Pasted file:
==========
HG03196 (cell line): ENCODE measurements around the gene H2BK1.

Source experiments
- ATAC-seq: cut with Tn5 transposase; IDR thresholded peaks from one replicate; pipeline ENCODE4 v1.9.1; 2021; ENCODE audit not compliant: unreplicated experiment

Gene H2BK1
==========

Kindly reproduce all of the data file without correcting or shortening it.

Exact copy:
HG03196 (cell line): ENCODE measurements around the gene H2BK1.

Source experiments
- ATAC-seq: cut with Tn5 transposase; IDR thresholded peaks from one replicate; pipeline ENCODE4 v1.9.1; 2021; ENCODE audit not compliant: unreplicated experiment

Gene H2BK1